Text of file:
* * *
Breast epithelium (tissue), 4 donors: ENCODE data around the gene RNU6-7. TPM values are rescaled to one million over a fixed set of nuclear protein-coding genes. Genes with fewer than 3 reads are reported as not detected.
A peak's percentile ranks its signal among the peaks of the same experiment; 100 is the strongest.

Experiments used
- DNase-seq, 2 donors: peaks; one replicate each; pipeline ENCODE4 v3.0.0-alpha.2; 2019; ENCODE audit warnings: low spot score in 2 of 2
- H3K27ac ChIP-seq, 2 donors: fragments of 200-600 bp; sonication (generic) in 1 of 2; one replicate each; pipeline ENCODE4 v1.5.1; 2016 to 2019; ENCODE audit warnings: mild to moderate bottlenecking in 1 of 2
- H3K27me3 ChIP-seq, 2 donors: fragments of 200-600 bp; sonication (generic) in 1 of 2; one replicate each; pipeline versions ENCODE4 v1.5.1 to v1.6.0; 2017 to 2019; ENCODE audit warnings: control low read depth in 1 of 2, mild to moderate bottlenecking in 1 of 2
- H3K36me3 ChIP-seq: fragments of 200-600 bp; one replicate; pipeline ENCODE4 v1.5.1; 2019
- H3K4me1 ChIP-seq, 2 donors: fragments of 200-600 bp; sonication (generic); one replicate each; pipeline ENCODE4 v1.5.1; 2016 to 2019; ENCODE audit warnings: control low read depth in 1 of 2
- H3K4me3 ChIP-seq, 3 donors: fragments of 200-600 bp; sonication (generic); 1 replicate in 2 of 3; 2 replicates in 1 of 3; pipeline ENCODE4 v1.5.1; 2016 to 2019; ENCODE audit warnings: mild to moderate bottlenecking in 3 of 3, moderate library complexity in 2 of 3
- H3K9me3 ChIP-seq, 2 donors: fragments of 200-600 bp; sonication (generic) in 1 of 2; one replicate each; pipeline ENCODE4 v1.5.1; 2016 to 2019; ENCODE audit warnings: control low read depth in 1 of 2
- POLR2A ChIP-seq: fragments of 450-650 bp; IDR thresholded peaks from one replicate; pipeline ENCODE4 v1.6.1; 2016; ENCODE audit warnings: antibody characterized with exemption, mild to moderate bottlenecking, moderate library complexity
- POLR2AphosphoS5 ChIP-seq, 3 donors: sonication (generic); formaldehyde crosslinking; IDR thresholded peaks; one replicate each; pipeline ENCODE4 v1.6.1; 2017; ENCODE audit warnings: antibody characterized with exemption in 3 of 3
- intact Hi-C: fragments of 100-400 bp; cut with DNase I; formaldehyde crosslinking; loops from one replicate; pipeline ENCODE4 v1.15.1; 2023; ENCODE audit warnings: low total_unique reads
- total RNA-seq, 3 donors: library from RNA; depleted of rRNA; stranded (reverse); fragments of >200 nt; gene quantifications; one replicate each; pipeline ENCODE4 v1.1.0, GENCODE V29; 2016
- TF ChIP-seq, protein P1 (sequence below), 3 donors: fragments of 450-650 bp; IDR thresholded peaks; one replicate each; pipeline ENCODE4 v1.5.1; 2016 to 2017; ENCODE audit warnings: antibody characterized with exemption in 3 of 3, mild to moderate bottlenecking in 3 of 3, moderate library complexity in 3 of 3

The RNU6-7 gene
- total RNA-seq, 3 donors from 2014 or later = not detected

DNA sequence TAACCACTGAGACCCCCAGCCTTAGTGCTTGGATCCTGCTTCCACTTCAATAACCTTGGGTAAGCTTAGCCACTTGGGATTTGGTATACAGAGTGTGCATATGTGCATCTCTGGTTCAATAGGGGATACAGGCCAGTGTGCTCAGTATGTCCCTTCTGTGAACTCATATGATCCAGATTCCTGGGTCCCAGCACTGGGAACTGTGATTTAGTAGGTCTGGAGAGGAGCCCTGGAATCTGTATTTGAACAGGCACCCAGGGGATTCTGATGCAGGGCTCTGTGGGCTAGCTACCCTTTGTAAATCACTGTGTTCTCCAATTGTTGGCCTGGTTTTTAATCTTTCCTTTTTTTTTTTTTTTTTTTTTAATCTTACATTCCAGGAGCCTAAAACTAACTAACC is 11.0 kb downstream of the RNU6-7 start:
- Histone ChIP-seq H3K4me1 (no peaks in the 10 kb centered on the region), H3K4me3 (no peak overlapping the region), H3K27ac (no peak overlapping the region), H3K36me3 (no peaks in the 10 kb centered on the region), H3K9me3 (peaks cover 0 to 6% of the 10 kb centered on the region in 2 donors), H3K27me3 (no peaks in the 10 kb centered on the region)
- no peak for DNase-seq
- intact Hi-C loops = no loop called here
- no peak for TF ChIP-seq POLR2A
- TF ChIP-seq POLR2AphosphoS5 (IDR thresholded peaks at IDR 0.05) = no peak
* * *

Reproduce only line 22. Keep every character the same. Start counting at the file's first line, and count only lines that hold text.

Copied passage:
- no peak for TF ChIP-seq POLR2A